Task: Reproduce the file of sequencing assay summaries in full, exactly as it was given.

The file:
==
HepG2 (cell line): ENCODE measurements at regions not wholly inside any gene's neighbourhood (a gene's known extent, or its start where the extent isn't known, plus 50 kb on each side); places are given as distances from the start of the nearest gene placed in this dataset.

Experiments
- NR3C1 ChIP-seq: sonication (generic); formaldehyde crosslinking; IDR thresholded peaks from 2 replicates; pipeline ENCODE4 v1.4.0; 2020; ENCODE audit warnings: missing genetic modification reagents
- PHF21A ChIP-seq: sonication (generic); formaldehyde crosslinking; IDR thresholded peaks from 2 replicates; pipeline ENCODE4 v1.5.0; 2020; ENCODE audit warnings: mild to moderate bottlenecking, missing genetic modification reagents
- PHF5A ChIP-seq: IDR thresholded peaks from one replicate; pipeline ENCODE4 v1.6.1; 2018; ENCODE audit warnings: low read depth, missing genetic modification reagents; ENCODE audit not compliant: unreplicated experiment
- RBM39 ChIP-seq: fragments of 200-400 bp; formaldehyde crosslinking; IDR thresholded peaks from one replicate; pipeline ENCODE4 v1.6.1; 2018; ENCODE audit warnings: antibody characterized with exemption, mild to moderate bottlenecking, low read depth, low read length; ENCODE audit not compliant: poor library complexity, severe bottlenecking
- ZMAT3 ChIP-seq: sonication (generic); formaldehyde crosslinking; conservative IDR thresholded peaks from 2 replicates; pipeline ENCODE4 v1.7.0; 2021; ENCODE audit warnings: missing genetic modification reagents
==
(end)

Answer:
HepG2 (cell line): ENCODE measurements at regions not wholly inside any gene's neighbourhood (a gene's known extent, or its start where the extent isn't known, plus 50 kb on each side); places are given as distances from the start of the nearest gene placed in this dataset.

Experiments
- NR3C1 ChIP-seq: sonication (generic); formaldehyde crosslinking; IDR thresholded peaks from 2 replicates; pipeline ENCODE4 v1.4.0; 2020; ENCODE audit warnings: missing genetic modification reagents
- PHF21A ChIP-seq: sonication (generic); formaldehyde crosslinking; IDR thresholded peaks from 2 replicates; pipeline ENCODE4 v1.5.0; 2020; ENCODE audit warnings: mild to moderate bottlenecking, missing genetic modification reagents
- PHF5A ChIP-seq: IDR thresholded peaks from one replicate; pipeline ENCODE4 v1.6.1; 2018; ENCODE audit warnings: low read depth, missing genetic modification reagents; ENCODE audit not compliant: unreplicated experiment
- RBM39 ChIP-seq: fragments of 200-400 bp; formaldehyde crosslinking; IDR thresholded peaks from one replicate; pipeline ENCODE4 v1.6.1; 2018; ENCODE audit warnings: antibody characterized with exemption, mild to moderate bottlenecking, low read depth, low read length; ENCODE audit not compliant: poor library complexity, severe bottlenecking
- ZMAT3 ChIP-seq: sonication (generic); formaldehyde crosslinking; conservative IDR thresholded peaks from 2 replicates; pipeline ENCODE4 v1.7.0; 2021; ENCODE audit warnings: missing genetic modification reagents